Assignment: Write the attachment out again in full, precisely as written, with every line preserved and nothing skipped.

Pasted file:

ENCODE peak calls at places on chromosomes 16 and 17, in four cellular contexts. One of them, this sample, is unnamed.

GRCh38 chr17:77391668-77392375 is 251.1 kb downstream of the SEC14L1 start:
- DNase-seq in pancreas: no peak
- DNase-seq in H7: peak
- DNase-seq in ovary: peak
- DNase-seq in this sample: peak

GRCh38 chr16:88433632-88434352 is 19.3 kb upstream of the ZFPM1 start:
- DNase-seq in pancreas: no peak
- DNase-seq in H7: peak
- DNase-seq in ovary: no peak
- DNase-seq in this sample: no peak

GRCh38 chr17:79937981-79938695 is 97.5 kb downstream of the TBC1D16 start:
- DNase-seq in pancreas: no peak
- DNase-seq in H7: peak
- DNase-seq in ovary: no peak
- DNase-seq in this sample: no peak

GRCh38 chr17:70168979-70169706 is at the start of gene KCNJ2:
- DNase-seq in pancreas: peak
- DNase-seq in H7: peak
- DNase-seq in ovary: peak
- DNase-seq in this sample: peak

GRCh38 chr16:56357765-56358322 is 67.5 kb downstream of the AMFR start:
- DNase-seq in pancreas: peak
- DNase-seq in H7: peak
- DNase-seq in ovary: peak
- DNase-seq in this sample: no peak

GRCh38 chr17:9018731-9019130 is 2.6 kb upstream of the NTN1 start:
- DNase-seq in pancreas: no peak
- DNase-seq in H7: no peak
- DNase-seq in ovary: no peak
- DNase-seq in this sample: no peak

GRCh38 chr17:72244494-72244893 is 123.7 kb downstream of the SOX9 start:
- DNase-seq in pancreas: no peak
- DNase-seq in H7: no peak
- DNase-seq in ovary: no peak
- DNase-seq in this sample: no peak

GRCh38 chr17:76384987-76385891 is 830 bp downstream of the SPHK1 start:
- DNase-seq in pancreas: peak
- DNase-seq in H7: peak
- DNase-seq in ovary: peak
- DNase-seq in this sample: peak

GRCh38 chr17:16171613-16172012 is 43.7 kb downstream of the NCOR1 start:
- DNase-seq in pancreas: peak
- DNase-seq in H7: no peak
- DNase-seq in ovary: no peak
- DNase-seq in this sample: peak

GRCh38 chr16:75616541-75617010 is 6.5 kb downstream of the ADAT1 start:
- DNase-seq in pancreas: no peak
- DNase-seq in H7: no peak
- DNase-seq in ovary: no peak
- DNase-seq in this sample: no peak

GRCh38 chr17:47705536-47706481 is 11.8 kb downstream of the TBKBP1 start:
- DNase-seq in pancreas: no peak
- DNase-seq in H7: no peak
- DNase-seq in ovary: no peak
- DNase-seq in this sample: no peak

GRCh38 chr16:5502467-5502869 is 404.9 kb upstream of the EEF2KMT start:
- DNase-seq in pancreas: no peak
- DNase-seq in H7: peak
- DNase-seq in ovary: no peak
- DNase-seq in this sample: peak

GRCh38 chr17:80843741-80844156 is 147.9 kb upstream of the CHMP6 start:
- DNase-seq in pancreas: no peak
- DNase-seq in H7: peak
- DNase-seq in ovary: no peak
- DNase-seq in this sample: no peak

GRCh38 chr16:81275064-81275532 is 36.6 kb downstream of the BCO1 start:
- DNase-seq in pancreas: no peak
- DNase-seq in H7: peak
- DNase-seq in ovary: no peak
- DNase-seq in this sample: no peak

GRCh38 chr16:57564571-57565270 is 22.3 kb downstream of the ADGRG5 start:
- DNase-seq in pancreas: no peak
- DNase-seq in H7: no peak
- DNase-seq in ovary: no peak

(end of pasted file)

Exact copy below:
ENCODE peak calls at places on chromosomes 16 and 17, in four cellular contexts. One of them, this sample, is unnamed.

GRCh38 chr17:77391668-77392375 is 251.1 kb downstream of the SEC14L1 start:
- DNase-seq in pancreas: no peak
- DNase-seq in H7: peak
- DNase-seq in ovary: peak
- DNase-seq in this sample: peak

GRCh38 chr16:88433632-88434352 is 19.3 kb upstream of the ZFPM1 start:
- DNase-seq in pancreas: no peak
- DNase-seq in H7: peak
- DNase-seq in ovary: no peak
- DNase-seq in this sample: no peak

GRCh38 chr17:79937981-79938695 is 97.5 kb downstream of the TBC1D16 start:
- DNase-seq in pancreas: no peak
- DNase-seq in H7: peak
- DNase-seq in ovary: no peak
- DNase-seq in this sample: no peak

GRCh38 chr17:70168979-70169706 is at the start of gene KCNJ2:
- DNase-seq in pancreas: peak
- DNase-seq in H7: peak
- DNase-seq in ovary: peak
- DNase-seq in this sample: peak

GRCh38 chr16:56357765-56358322 is 67.5 kb downstream of the AMFR start:
- DNase-seq in pancreas: peak
- DNase-seq in H7: peak
- DNase-seq in ovary: peak
- DNase-seq in this sample: no peak

GRCh38 chr17:9018731-9019130 is 2.6 kb upstream of the NTN1 start:
- DNase-seq in pancreas: no peak
- DNase-seq in H7: no peak
- DNase-seq in ovary: no peak
- DNase-seq in this sample: no peak

GRCh38 chr17:72244494-72244893 is 123.7 kb downstream of the SOX9 start:
- DNase-seq in pancreas: no peak
- DNase-seq in H7: no peak
- DNase-seq in ovary: no peak
- DNase-seq in this sample: no peak

GRCh38 chr17:76384987-76385891 is 830 bp downstream of the SPHK1 start:
- DNase-seq in pancreas: peak
- DNase-seq in H7: peak
- DNase-seq in ovary: peak
- DNase-seq in this sample: peak

GRCh38 chr17:16171613-16172012 is 43.7 kb downstream of the NCOR1 start:
- DNase-seq in pancreas: peak
- DNase-seq in H7: no peak
- DNase-seq in ovary: no peak
- DNase-seq in this sample: peak

GRCh38 chr16:75616541-75617010 is 6.5 kb downstream of the ADAT1 start:
- DNase-seq in pancreas: no peak
- DNase-seq in H7: no peak
- DNase-seq in ovary: no peak
- DNase-seq in this sample: no peak

GRCh38 chr17:47705536-47706481 is 11.8 kb downstream of the TBKBP1 start:
- DNase-seq in pancreas: no peak
- DNase-seq in H7: no peak
- DNase-seq in ovary: no peak
- DNase-seq in this sample: no peak

GRCh38 chr16:5502467-5502869 is 404.9 kb upstream of the EEF2KMT start:
- DNase-seq in pancreas: no peak
- DNase-seq in H7: peak
- DNase-seq in ovary: no peak
- DNase-seq in this sample: peak

GRCh38 chr17:80843741-80844156 is 147.9 kb upstream of the CHMP6 start:
- DNase-seq in pancreas: no peak
- DNase-seq in H7: peak
- DNase-seq in ovary: no peak
- DNase-seq in this sample: no peak

GRCh38 chr16:81275064-81275532 is 36.6 kb downstream of the BCO1 start:
- DNase-seq in pancreas: no peak
- DNase-seq in H7: peak
- DNase-seq in ovary: no peak
- DNase-seq in this sample: no peak

GRCh38 chr16:57564571-57565270 is 22.3 kb downstream of the ADGRG5 start:
- DNase-seq in pancreas: no peak
- DNase-seq in H7: no peak
- DNase-seq in ovary: no peak